2 Chronicles: Josiah is one of the best kings of Judah. He spiritually cleaned up Judah and several areas of Israel that had been left in ruin after their captivity. He restored the temple and had the greatest Passover celebrations since Samuel. So what happened when Neco, king of Egypt, decided to march past him to do battle against someone else? Why didn’t he listen to Neco who said the Lord had sent him to this other battle? Why was he so eager to fight Neco when Neco didn’t even care one hoot about him?
            One thing that may have caused him to not believe is that Neco was a pagan king. Josiah probably thought that God would not tell a pagan to do anything much less speak through him. It doesn’t seem likely; however, the Bible says that’s exactly what the Lord did. So, the only thing that would explain Josiah’s idiotic move was pride. Pride in all he had done and pride in God’s promise that he wouldn’t see the destruction of Judah.
            Pride blinded him to God’s word even though it was spoken by a pagan. Neco isn’t the only pagan who God used so this wasn’t something as odd as we or he should think. Pride because Neco was crossing his land. He knew he was doing wrong because he disguised himself to go into battle and it is the ultimate sign of pride when we do something wrong even when we know it is and we go through extra measures so we can do it. We can all become prideful and go against God’s will.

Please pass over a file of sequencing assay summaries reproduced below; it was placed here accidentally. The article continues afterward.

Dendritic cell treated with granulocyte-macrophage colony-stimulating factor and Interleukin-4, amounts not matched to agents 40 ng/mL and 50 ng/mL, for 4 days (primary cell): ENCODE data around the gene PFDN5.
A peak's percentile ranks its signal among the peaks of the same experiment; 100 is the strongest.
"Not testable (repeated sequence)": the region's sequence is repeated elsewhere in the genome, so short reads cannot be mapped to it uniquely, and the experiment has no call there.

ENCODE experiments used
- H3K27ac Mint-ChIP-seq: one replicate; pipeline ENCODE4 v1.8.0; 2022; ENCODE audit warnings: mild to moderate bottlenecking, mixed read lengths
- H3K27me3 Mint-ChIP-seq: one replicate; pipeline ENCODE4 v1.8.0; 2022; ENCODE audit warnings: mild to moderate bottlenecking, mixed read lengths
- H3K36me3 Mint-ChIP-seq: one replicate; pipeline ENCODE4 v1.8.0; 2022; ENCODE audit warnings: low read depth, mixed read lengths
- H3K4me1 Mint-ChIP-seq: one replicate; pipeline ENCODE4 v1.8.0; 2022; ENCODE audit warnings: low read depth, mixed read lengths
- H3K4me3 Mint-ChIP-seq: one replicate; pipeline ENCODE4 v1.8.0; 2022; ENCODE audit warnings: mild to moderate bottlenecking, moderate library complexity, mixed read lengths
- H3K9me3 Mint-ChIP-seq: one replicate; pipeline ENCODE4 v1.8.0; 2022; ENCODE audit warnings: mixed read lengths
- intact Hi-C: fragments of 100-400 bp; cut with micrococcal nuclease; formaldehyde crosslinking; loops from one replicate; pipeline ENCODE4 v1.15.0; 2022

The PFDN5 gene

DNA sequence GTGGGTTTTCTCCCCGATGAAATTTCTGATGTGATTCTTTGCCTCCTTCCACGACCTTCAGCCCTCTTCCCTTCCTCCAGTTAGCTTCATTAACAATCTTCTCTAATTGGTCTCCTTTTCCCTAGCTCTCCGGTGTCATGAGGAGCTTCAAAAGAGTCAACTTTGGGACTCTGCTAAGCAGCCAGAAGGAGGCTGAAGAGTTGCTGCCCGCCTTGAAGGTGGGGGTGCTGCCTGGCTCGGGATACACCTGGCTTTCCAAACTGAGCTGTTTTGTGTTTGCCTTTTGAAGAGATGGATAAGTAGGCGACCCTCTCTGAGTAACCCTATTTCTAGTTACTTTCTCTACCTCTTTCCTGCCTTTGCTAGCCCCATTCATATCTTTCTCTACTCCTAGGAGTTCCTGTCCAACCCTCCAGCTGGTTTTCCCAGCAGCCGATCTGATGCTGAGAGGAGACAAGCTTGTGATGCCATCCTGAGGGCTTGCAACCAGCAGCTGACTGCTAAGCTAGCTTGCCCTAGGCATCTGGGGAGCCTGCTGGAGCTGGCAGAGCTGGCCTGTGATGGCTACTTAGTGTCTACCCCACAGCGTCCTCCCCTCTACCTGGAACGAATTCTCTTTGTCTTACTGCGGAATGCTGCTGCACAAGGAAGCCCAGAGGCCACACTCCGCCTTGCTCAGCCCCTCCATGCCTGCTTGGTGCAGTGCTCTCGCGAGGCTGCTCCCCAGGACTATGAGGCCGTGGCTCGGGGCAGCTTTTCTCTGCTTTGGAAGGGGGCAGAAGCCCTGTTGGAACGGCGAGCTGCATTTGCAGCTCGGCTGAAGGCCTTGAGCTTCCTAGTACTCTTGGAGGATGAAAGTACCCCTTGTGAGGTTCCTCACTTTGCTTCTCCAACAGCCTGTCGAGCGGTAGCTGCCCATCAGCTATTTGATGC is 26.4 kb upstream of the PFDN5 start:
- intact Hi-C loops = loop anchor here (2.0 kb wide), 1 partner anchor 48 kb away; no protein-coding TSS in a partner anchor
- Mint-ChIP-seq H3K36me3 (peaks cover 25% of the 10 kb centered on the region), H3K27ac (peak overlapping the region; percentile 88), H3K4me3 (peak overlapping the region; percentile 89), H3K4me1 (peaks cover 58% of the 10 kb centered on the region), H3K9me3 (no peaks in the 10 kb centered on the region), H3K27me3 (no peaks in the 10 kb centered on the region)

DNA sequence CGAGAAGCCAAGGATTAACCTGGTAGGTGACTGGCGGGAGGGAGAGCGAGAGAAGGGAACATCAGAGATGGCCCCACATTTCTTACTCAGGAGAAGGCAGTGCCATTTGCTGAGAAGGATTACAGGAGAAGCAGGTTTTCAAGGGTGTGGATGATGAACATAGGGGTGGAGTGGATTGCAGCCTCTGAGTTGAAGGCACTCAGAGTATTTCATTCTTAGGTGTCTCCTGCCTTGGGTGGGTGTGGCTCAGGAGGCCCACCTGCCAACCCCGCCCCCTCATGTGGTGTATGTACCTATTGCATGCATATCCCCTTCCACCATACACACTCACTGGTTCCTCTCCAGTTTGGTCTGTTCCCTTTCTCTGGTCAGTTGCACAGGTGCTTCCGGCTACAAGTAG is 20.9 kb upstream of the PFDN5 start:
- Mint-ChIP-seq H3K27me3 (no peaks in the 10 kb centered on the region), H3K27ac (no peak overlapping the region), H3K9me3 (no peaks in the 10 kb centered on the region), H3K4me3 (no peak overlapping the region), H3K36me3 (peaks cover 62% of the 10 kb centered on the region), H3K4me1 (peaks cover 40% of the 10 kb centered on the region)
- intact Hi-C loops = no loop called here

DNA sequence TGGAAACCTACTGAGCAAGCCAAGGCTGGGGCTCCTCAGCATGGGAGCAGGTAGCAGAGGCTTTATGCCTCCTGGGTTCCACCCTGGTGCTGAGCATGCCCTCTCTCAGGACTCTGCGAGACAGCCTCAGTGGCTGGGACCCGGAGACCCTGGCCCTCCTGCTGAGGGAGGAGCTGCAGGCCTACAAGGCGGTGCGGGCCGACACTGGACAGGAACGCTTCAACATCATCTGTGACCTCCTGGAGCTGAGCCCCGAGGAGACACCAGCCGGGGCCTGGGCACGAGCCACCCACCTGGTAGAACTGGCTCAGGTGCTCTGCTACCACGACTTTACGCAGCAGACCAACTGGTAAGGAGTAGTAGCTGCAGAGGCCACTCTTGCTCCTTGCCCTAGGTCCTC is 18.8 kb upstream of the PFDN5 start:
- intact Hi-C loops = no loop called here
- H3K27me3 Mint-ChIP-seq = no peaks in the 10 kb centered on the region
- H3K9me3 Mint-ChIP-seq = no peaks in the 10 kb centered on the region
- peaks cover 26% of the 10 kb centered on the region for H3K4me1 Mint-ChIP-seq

Psalm: I’ve been seeing some posts on facebook lately about the rapture (and you say what does this have to do with David’s Psalm?). Some of the concepts of the rapture in these posts is that it will occur before the tribulation and Psalm 27:5 is a verse that could be interpreted as proof that it will occur before the tribulation. The posts usually talk about Noah being carried above the flood and David’s verse about being sheltered in the day of trouble (tribulation) and concealed in his tent (heaven) and lifted high (raptured) fit with this line of reasoning if you use these symbols.
            I don’t think these kinds of interpretations from the Old Testament are accurate. If we want to know if the rapture is pre or post tribulation, then we should study what Jesus said. There isn’t room or time to develop this here but Jesus said that immediately after the tribulation there would be something that sounds a lot like the rapture (Matt 24:29-31).